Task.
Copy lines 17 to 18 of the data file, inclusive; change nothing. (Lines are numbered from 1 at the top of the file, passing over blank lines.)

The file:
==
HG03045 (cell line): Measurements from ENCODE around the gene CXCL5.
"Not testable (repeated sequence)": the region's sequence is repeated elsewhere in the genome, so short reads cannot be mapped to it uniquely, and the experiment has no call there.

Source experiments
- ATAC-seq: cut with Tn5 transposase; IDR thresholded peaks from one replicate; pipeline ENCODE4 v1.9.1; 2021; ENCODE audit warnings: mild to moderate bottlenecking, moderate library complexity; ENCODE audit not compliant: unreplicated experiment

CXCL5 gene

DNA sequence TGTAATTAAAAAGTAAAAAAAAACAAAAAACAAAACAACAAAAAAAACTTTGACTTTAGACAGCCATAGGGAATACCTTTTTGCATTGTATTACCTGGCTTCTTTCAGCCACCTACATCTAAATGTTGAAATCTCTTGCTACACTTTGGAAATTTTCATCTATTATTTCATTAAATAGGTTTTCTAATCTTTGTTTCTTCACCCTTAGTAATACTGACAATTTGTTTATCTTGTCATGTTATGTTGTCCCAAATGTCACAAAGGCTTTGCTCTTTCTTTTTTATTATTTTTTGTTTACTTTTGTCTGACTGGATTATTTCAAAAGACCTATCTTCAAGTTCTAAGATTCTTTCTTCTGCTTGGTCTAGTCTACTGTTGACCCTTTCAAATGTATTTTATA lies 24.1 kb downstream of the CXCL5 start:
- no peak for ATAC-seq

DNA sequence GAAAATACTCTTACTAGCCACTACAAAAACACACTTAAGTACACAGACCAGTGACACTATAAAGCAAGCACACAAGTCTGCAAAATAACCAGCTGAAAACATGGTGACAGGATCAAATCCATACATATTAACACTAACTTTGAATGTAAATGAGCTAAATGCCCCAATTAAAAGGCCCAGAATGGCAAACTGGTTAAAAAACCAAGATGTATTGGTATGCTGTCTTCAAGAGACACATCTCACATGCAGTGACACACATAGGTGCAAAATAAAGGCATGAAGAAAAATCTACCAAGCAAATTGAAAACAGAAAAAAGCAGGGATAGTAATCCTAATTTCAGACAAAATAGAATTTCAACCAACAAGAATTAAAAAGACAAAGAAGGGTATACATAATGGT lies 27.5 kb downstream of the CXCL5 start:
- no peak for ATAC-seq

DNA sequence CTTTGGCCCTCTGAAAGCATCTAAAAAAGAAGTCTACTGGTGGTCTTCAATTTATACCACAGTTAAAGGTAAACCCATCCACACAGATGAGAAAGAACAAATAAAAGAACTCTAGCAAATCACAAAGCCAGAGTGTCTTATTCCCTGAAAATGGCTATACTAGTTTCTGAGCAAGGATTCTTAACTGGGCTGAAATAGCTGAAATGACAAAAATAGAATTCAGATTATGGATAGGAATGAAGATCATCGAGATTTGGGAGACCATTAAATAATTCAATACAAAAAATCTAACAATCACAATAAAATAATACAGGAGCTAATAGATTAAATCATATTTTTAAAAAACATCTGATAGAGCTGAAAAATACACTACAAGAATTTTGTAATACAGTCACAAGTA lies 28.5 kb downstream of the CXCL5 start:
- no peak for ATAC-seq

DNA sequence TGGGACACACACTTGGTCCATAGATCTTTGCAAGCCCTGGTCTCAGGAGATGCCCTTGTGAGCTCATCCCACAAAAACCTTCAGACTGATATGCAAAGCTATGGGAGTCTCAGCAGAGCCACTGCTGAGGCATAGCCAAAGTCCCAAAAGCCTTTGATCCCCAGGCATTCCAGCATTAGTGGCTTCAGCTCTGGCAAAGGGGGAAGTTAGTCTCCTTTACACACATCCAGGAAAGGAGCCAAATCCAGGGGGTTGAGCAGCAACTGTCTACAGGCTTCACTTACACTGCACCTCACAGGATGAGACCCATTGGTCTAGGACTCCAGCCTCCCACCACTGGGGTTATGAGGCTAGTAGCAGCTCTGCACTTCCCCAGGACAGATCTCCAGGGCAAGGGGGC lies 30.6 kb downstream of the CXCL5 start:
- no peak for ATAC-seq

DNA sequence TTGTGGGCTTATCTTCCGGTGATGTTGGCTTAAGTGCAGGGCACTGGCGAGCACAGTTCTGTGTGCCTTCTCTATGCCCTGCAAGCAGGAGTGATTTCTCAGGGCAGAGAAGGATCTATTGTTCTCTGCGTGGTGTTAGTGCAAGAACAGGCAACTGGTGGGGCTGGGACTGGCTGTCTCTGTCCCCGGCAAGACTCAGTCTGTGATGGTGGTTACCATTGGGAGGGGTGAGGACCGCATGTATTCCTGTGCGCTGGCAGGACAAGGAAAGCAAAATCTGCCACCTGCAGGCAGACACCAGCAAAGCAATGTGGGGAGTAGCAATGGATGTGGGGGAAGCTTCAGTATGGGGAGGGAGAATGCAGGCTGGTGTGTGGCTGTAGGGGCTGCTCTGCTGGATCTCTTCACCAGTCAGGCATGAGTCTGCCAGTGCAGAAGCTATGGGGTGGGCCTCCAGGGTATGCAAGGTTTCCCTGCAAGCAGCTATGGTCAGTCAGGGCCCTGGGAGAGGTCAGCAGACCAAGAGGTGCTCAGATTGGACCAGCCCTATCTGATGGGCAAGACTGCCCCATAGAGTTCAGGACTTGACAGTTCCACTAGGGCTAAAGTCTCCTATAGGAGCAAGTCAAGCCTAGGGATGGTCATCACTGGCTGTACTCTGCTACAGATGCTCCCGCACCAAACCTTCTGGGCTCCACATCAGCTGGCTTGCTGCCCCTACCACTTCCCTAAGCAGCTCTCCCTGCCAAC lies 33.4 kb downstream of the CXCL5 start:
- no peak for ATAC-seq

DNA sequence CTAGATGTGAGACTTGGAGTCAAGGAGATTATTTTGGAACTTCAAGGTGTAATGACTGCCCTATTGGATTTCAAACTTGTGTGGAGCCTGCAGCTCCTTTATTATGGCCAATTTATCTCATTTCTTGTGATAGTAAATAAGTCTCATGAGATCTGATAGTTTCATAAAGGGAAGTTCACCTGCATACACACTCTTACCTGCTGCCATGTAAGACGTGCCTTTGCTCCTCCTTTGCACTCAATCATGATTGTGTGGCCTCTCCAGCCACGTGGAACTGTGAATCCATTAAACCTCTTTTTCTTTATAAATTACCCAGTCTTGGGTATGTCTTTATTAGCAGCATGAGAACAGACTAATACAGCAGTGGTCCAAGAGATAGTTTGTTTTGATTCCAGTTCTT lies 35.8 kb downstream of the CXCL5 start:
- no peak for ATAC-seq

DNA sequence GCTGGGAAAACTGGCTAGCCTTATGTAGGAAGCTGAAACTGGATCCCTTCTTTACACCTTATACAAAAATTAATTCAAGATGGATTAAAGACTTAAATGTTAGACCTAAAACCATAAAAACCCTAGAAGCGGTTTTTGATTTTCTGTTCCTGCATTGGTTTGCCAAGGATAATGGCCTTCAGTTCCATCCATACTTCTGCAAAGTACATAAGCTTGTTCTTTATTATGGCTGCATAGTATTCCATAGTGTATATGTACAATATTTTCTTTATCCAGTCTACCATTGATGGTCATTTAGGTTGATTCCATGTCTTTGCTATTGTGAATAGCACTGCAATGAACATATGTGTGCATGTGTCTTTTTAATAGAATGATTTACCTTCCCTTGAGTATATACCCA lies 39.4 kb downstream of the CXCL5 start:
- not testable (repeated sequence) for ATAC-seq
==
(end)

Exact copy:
- no peak for ATAC-seq

DNA sequence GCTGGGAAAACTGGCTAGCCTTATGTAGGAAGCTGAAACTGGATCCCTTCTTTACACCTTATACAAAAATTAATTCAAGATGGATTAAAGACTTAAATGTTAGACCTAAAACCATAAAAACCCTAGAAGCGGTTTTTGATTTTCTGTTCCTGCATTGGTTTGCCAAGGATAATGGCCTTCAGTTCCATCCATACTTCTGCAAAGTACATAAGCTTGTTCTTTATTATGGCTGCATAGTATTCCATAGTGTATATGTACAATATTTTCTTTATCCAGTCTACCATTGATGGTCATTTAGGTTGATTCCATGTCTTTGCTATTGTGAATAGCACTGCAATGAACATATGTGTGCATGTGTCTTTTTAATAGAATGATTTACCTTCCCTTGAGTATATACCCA lies 39.4 kb downstream of the CXCL5 start: